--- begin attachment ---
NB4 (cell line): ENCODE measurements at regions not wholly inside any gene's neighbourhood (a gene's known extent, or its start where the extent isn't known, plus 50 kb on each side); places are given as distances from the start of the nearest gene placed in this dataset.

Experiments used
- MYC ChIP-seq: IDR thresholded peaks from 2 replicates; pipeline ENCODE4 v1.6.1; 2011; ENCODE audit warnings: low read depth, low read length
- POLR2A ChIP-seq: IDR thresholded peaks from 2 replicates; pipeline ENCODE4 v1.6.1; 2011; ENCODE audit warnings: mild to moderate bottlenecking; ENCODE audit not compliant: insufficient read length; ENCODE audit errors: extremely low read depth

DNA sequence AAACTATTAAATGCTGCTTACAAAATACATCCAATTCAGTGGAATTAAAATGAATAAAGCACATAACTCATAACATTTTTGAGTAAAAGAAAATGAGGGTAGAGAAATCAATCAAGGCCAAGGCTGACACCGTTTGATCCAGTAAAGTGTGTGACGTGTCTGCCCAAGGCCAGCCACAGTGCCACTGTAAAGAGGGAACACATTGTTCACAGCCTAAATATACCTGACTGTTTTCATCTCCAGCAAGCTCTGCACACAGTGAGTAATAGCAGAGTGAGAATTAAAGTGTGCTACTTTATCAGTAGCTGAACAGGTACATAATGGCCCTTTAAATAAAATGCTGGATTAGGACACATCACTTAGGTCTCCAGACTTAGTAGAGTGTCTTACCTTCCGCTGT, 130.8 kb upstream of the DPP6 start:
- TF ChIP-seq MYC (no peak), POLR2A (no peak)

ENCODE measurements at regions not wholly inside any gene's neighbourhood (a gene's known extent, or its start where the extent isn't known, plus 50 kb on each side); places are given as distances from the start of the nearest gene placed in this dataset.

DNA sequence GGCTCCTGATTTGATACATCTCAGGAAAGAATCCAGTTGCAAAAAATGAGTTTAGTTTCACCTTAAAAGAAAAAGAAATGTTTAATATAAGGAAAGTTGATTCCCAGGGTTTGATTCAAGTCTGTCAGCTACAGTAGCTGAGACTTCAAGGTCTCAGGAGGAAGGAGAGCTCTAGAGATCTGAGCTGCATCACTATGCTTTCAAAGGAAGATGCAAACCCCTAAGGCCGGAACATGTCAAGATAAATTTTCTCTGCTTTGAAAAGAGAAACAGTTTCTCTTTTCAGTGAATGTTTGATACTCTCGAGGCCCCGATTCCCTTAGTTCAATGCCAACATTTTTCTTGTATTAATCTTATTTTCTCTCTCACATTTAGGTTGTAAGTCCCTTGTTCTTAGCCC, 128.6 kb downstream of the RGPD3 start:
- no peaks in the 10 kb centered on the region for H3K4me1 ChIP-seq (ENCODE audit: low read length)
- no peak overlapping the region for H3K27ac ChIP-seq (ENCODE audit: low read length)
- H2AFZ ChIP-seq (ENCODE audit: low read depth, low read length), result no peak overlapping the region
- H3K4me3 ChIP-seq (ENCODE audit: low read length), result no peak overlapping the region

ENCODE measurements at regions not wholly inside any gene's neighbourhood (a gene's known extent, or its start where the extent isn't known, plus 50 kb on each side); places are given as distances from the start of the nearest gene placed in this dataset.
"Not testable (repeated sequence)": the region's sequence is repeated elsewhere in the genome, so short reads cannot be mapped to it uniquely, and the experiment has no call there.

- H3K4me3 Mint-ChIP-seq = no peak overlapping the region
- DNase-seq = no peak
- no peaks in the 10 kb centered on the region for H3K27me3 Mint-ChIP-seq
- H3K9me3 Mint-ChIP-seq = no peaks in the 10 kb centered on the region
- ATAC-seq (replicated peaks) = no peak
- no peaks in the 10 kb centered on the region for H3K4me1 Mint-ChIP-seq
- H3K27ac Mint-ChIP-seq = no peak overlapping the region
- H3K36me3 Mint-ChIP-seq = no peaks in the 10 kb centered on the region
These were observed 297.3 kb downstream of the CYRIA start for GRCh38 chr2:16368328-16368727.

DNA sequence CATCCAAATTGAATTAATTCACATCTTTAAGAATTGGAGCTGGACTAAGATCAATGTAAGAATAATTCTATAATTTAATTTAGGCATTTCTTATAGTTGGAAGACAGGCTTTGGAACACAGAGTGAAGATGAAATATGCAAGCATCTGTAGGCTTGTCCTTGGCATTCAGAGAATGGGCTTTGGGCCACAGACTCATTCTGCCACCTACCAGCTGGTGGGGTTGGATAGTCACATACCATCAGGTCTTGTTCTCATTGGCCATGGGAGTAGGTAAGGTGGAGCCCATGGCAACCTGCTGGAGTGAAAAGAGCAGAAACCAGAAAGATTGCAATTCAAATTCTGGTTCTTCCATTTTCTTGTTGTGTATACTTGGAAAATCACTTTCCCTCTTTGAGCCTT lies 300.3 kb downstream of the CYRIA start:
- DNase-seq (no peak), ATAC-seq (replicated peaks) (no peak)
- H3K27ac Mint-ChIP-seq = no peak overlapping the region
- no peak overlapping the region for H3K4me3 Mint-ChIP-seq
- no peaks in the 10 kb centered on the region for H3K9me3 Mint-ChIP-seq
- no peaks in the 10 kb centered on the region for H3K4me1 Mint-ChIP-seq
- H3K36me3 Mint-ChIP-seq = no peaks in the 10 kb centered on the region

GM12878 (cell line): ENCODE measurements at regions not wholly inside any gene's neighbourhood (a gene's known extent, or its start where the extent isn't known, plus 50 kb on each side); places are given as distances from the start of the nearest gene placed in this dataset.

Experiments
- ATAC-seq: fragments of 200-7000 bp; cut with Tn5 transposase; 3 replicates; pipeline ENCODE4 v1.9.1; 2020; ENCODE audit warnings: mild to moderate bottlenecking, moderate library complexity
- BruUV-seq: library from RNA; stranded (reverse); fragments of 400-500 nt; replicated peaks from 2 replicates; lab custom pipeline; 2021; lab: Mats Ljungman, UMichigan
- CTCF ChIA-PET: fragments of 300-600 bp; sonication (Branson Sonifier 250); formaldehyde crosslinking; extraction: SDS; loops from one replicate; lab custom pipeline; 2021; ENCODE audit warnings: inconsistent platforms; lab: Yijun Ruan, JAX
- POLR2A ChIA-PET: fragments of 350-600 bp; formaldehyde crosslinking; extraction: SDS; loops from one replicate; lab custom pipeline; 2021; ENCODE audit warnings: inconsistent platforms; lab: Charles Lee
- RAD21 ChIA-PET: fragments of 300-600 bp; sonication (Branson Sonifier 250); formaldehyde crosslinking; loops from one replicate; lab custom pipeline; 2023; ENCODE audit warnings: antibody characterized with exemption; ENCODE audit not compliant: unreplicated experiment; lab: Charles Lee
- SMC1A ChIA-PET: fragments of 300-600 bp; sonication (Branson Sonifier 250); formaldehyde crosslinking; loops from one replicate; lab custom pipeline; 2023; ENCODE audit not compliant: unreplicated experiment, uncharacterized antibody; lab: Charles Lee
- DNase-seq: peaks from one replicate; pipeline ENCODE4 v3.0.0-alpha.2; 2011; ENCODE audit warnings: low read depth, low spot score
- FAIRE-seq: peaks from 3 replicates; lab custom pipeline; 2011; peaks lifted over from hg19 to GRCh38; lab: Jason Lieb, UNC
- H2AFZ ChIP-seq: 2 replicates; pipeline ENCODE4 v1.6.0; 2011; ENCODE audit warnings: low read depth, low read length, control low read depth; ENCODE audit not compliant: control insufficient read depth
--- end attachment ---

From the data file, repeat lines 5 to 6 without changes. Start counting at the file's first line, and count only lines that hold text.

DNA sequence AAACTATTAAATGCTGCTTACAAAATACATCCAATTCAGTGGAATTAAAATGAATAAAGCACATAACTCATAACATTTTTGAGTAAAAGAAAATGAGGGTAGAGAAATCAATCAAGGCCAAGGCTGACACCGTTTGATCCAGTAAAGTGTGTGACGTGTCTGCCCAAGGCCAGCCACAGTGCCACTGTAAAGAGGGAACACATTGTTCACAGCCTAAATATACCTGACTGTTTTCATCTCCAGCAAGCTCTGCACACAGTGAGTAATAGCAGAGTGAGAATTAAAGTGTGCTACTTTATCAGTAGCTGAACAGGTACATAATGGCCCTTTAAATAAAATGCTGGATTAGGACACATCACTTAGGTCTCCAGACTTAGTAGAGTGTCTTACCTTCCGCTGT, 130.8 kb upstream of the DPP6 start:
- TF ChIP-seq MYC (no peak), POLR2A (no peak)